Reaction 8 for ECO/SOC 935

  1. Trash Inc.

There are various sustainability issues with the current Westernized consumption model. Some include the production materials, the methods of production, and the consumerist behavior. I shall now focus on the consumption of goods in the consumerist society and specifically on the production of waste. A defining point in this consumption is that, sooner or later, goods become no longer usable and must be discarded. There is a whole industry built upon this final stage in the pattern of consumption. It is a 52 billion dollar per year business in the United States. Here in the States alone, there are 250 million tons of garbage produced each year. This is enough trash to cover the entire area of the state of Texas twice. Some of this “throwaway” culture is promoted by manufacturing companies. For example, my family used to own a perfectly good vacuum cleaner that still used the vacuum cleaner bags. Yet, when the bags were no longer produced, we had no way of using it and therefore had to throw away the whole vacuum cleaner. Throwing away stuff creates the problem of properly discarding it at one end and of dedicating physical space to receive the discarded items at the other. The most efficient way of discarding an item would be to find a way to recycle most of it. However, it is quite evident that much of the fault lies with the consumers as well. In the documentary, it was mentioned that 80% of what is thrown away in the States is actually recyclable. Only 28% gets recycled and we cannot claim that there are no facilities.

Fortunately, there are some corporate efforts to support sustainability. Foss Manufacturing Company is a textile company in New Hampshire that recycles plastic bottles into synthetic fabric. The company produces goods ranging from t-shirts to carpets. Unfortunately, 70% of its raw materials – the recycled plastic bottles – comes from places other than the United States. Of the 51 billion plastic bottles used in the States every year, only 22% gets recycled.

Another manufacturing company making efforts to operate sustainably is BMW, Spartanburg, South Carolina. The documentary stated that “the cars [the x3, x5, and x6 SUVs] may run on premium, but the factory runs on trash.” In fact, as trash in landfills decomposes, it releases methane gas, which is then captured. This landfill natural gas is then filtered, cleaned, and pressurized. After the necessary safety procedures, the clean gas is pumped through a pipeline to the BMW factory. BMW’s decision to exploit trash is not only sustainable, but it also saves the company 7 million dollars a year. Bobby Hitt, the man who envisioned this idea, said that “you win on the environment, and you win on the balance sheet.” This seems like a great solution. Yet, one thing I would have liked to hear from the documentary is what happens to the remains of the filtered and cleaned landfill gas. Whenever something is filtered, the unnecessary or harmful part is usually discarded. I would have liked some reassurance from the documentary that these remains were ecologically dealt with.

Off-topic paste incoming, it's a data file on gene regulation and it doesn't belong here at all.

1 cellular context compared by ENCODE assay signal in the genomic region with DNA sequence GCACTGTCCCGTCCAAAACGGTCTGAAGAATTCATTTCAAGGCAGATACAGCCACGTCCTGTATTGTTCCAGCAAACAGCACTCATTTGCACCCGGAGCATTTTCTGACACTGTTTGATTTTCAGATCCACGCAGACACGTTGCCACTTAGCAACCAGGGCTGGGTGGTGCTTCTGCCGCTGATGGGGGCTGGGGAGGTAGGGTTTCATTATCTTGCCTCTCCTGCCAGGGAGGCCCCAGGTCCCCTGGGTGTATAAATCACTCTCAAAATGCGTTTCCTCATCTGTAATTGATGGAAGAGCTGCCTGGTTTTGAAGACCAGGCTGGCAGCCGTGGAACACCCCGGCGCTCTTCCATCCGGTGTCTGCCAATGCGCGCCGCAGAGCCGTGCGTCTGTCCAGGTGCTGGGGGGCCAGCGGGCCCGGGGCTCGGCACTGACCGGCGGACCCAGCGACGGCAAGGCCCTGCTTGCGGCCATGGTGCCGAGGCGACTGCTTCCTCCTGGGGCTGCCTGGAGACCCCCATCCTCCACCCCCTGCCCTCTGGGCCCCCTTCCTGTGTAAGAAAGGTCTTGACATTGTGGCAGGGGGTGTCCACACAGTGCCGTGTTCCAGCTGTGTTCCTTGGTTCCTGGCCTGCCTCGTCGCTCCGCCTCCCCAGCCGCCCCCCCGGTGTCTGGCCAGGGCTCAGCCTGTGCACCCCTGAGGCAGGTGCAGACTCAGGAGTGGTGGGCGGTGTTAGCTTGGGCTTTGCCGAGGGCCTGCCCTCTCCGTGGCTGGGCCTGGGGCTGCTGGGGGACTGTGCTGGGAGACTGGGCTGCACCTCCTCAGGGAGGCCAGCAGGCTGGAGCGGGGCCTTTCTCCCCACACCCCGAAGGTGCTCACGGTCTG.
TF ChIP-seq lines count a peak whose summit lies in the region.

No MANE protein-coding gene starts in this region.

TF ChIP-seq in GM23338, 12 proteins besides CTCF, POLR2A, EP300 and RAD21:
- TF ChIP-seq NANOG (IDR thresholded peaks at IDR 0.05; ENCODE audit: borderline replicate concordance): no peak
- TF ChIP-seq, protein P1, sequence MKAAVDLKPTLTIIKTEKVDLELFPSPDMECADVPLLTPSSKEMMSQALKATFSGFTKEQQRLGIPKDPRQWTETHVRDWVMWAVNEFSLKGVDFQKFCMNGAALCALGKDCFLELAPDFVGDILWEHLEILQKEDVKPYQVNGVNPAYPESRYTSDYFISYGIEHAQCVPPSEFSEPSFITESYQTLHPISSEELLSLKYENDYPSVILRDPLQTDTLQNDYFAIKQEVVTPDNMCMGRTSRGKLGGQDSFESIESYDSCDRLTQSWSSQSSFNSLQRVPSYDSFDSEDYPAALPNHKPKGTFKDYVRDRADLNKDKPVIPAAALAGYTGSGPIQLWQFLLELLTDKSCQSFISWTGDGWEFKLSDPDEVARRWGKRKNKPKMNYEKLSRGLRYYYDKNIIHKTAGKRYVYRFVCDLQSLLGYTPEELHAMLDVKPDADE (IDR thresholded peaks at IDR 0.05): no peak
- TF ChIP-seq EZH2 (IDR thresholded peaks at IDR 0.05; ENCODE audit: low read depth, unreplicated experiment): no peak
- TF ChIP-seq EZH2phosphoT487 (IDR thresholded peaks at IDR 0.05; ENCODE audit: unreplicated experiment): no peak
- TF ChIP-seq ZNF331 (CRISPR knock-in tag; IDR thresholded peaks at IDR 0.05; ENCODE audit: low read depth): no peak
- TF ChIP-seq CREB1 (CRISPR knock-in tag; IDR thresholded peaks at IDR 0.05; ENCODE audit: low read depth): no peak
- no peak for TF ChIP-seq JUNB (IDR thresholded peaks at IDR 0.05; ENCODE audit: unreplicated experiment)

1. Bill Gates: Innovating to Zero

One issue on climate change that is continuously discussed is the increase of CO­2 and temperature. Gates argues that CO­2 emissions must be brought down to zero to stop increasing temperatures. To do so, one of the factors of the following CO2 equation must be brought down to zero.

CO2 = P x S x E x C  →   (P)eople, (S)revices per person, (E)nergy per service, and (C)O2 per unit energy

If any one factor is reduced to zero, CO2 emissions will be reduced to zero because any number multiplied by zero is zero. If each factor is examined, it can be seen that not one of the first three can be plausibly eliminated. The world’s population cannot be simply reduced to zero. The services per person constitute what most people call “civilization,” and energy must be expended to provide these services. The only remaining factor to be reduced is CO2 per unit energy. The problem is that much of the world’s energy comes from CO emitting fuels (mainly non-renewable fossil fuels). Gates suggests that, in his opinion, the most effective alternative energy sources are: carbon capture and storage, nuclear, wind, solar photovoltaic, and solar thermal. He stresses that by 2050, there must be an 80% reduction of CO2 emissions. To get there the developed countries will have had to shift their energy generation completely. He closes with some suggestions for innovating to zero.  Ultimately, there must be basic research funding, market incentives to reduce CO2, entrepreneurial opportunity, and a rational regulatory framework.

  1. Disruption

Climate change was publicly and scientifically announced in 1988. More than a quarter-century later, scientists and activists are still striving to push towards ecological energy-production and sustainability. This is not an easy task. Although various industrialized nations agreed to make substantial cuts in greenhouse gas emissions in 1999 with the Kyoto Protocol, the immensely influential United States withdrew from the Protocol in 2001 under President Bush. Furthermore, the environmental situation is as urgent as ever. Most environmental experts agree that the highest survivable temperature increase is 2° Centigrade (3.6° F) warmer than pre-industrial times. A 2° increase is roughly equal to 1 trillion tons of burnt carbon. It sounds like a lot, but unfortunately, we are already more than halfway (600 billion) there in 2014. The documentary states that “at the rate we are going, we will have completely exhausted that carbon budget within 30 years.”